The Dearly Beloved was a really thoughtful book on two married couples over several decades. The two husbands are co-ministers at a church, while the wives are as different as me and my college roommate (very). I loved the character of Lily Barrett, but all four members of the quartet are well-developed and complex.

City of Girls was a surprise to me since I find Elizabeth Gilbert slightly insufferable in her non-fiction (Eat, Pray, Love anyone?). This novel was well-told, frothy, and fun. I recommend!

Celine might be my favorite book of the year. This sporadically employed private investigator is a feisty, formidable woman in her 70s with COPD but she can still take on bikers in a bar! I so wish that there was a series based on this character but alas, this book is a one and only (so far!). I do like other Peter Heller books but this is tops for me!

Writers & Lovers opened my eyes to how good a writer Lily King is. The main character Casey is 31 and basically, just trying to figure it out. The writing is excellent and I really like it. There are few unlikeable characters, but none fully demonized which is pretty true to life, right?

Milkman is a similarly themed book of a young woman trying to figure it out but set in the time of “The Troubles” in Northern Ireland. Since I had read Say Nothing by Keefe earlier in the year, I had a pretty rich historical context while reading this novel. It may be a little too dreamy and “literature-y” for some, but still, it was a five star for me!

Deacon King Kong features several characters in inner city 1960s Brooklyn. While there are some heavy themes and circumstances, the book is also hilarious. The title’s character ability to get himself into trouble but then somehow comically escape his fated comuppance/score-settling is laugh-out-loud funny.

Girl, Woman, Other starts as several loosely tied stories featuring a different protagonist before tightening up over the course of the book and becoming a pretty cohesive whole. I almost lost the thread a few times but ultimately, thought the book was fantastic.

So, the above fiction books are listed in order read through the year. If I had to rank them (tough for me!), I would say…

  1. Céline by Peter Heller
  2. The Dearly Beloved by Cara Wall
  3. Writers & Lovers by Lily King
  4. Deacon King Kong by James McBride

But ask me again tomorrow, I may have a different order!

Reflecting on 2020

Since 2011, I’ve used this list to help reflect back on the year.  I really enjoy looking back while preparing to move forward. So…

1. What did you do in 2020 that you’d never done before?

Got vaccinated against COVID!

2.  Did you keep your new year’s resolutions, and will you make more for next year?

I did ok!  I feel pretty happy with my betterment efforts although there is still work to be done. To pick a small area, I am happy with how much I read this past year (67 books!) but I will make a much more concerted effort at reading more non-fiction!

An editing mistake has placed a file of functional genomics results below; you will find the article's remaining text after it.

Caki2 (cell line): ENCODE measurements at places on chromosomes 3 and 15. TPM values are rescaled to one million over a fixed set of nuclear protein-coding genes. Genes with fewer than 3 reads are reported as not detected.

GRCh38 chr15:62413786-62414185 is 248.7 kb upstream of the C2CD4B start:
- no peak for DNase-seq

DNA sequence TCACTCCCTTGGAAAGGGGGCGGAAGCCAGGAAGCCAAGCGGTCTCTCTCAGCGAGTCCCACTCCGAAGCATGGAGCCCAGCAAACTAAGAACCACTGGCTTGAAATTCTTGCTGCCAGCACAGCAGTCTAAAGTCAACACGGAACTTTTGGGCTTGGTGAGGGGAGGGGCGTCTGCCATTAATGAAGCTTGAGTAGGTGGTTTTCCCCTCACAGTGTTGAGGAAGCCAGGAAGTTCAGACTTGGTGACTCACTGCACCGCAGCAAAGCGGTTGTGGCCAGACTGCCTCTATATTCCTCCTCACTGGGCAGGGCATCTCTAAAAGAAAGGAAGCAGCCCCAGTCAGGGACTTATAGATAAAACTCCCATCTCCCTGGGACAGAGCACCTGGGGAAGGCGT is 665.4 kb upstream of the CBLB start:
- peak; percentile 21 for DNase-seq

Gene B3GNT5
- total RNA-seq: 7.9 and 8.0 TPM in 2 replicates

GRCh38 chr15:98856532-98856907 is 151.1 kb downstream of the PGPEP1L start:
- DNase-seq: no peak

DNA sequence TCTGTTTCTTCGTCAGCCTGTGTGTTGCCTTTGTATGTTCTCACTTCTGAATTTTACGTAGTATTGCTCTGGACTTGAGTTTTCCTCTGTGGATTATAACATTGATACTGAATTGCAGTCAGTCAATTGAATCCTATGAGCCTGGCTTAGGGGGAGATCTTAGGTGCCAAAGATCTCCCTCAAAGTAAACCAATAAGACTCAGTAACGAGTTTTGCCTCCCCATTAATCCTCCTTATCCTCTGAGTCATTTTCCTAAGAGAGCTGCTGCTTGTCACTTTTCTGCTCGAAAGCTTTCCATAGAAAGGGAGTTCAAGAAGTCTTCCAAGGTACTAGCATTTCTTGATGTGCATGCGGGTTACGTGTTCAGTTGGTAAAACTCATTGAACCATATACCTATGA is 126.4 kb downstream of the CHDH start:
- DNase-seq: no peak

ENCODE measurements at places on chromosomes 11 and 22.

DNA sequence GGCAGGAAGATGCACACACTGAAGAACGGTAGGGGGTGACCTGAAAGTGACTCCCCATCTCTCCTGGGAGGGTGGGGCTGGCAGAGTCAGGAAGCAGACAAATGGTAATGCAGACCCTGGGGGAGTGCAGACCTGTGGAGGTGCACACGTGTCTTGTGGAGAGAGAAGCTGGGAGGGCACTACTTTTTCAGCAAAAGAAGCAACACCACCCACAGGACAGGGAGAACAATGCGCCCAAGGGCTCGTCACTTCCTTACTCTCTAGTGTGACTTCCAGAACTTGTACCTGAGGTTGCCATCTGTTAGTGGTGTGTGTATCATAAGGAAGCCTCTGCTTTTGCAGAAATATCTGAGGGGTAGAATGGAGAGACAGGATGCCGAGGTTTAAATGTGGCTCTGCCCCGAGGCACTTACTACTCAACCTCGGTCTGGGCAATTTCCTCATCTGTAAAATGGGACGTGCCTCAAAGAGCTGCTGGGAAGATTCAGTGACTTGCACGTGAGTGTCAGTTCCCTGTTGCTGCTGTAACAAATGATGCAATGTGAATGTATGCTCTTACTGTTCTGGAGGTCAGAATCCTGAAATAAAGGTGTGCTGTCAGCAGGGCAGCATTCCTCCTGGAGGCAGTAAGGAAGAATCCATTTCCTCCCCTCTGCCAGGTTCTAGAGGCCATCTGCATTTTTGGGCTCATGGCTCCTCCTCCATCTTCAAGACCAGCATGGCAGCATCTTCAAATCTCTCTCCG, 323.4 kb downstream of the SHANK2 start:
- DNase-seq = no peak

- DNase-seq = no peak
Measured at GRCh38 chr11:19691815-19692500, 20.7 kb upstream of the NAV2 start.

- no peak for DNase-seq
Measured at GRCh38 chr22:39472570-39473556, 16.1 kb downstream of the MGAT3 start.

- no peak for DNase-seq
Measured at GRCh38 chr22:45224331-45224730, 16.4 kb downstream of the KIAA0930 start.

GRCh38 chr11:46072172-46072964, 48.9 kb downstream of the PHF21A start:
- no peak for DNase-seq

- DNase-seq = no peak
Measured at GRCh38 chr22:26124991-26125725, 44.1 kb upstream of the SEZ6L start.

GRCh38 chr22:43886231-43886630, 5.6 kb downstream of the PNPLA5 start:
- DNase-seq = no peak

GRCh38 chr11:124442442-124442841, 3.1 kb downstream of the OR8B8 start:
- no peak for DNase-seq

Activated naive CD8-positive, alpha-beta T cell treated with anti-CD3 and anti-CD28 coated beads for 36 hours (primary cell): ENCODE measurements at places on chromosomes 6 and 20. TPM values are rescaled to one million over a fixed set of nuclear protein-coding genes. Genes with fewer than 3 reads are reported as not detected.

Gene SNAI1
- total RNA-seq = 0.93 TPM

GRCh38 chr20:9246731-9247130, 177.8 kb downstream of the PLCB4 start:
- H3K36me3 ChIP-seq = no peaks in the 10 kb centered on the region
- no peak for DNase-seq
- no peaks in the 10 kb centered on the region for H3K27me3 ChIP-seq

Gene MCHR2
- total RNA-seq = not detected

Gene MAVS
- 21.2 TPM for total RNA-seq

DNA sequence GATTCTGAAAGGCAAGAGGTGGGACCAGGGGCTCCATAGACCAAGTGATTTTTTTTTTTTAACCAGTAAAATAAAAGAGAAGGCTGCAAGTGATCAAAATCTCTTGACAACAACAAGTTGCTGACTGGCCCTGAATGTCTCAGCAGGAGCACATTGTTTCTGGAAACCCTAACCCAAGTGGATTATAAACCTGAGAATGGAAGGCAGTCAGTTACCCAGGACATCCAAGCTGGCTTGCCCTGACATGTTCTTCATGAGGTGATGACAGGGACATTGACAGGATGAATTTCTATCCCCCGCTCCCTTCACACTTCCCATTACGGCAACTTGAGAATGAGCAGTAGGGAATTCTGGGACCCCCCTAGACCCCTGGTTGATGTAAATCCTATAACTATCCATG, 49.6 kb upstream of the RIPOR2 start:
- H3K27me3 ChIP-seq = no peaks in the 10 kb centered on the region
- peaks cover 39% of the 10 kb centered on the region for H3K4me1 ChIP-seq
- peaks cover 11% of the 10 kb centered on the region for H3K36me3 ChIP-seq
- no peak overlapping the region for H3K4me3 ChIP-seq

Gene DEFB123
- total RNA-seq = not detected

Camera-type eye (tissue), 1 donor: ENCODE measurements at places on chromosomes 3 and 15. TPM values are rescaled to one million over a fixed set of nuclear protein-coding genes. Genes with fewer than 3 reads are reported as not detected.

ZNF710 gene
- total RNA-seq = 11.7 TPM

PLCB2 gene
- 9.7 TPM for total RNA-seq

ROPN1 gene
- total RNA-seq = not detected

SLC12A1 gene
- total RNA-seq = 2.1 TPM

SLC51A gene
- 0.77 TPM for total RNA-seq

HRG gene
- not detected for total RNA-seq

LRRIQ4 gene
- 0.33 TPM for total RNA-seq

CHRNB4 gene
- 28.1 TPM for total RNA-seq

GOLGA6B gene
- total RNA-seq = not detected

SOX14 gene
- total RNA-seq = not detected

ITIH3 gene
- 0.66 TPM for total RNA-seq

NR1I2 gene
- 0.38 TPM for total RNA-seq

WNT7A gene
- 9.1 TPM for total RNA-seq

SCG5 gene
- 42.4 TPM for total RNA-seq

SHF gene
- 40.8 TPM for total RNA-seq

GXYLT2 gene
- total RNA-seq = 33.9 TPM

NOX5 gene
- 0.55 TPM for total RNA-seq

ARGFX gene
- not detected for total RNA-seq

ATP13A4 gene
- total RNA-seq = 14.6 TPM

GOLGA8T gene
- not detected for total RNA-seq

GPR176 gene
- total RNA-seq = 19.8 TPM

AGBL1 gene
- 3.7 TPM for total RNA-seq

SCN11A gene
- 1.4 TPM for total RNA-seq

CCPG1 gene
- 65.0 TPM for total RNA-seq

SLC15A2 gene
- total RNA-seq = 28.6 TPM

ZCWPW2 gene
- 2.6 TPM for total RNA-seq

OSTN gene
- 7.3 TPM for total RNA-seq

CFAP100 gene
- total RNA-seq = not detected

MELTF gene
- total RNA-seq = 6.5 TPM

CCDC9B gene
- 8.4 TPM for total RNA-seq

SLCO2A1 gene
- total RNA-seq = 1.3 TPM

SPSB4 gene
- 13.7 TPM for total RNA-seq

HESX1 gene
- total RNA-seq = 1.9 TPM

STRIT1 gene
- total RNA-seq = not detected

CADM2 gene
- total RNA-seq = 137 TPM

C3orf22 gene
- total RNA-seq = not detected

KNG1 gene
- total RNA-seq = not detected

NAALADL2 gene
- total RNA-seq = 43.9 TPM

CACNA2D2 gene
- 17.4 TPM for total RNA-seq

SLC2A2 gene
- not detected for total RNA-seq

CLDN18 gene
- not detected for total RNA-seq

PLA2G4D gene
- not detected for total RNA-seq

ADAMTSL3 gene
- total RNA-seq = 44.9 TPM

3. Did anyone close to you give birth?

My sister! (Repeat from last year.  Go B!)

4. Did anyone close to you die?

No.  

5. What countries did you visit?

Ouch.  Oh 2020, what could have been.

6. What would you like to have in 2021 that you lacked in 2020?

International travel!

7. What dates from 2020 will remain etched upon your memory, and why?

March 23: I was supposed to go to Norfolk for a one week surgical visit and instead, I was on the USNS Mercy response to the Port of Los Angeles!

April 2: On the Mercy for my 40th birthday.

August 21: Our housing offer went bottoms up

8. What was your biggest achievement of the year?

SMS and I navigated a tough Fall.  I 100% realize that we are still very fortunate in our lives but August and September were rough.  

9. What was your biggest failure?

Well, it’s not really a failure but I do feel a little stuck in my job if I want to advance from a research or military rank perspective.  But more opportunities should open in 2021 assuming that things will, in fact, start to get back to “normal.”

10. Did you suffer illness or injury?

My right shoulder for a bit.  And I think I’ve avoided being sick with COVID.

11. What was the best thing you bought?

SMS Christmas present- a pair of special sneakers.  I might realize the high of being a sneakerhead!

12. Where did most of your money go?

Rent/Two Households for 2/3 year.  Real estate debacle. Savings account.

13. What did you get really excited about?

SMS and I have had a great time being together in SD.

14. What song will always remind you of 2020?

“Savage” by Megan Thee Stallion.  And let’s be real, W.A.P. made quite a splash :]

15. Compared to this time last year, are you:

– happier or sadder? Same.  Pretty happy.

– thinner or fatter? A little thinner

– richer or poorer? Poorer (real estate debacle)

16. What’s one thing you wish you had done more of?

Non-fiction reading!

17. What do you wish you’d done less of?

Phone-scrolling.  Gossip site reading during the second half of the year- I was so good the first third! (Argh, this is a repeat.  Will do better in 2021!)

18. How did you spend Christmas?

With family.

19. What was your favorite TV program?

Call My Agent (Pour Deux Percent) Seasons 1-3; Pandemic; The Queen’s Gambit; Insecure Season 4; Unorthodox

20. What were your favorite books of the year?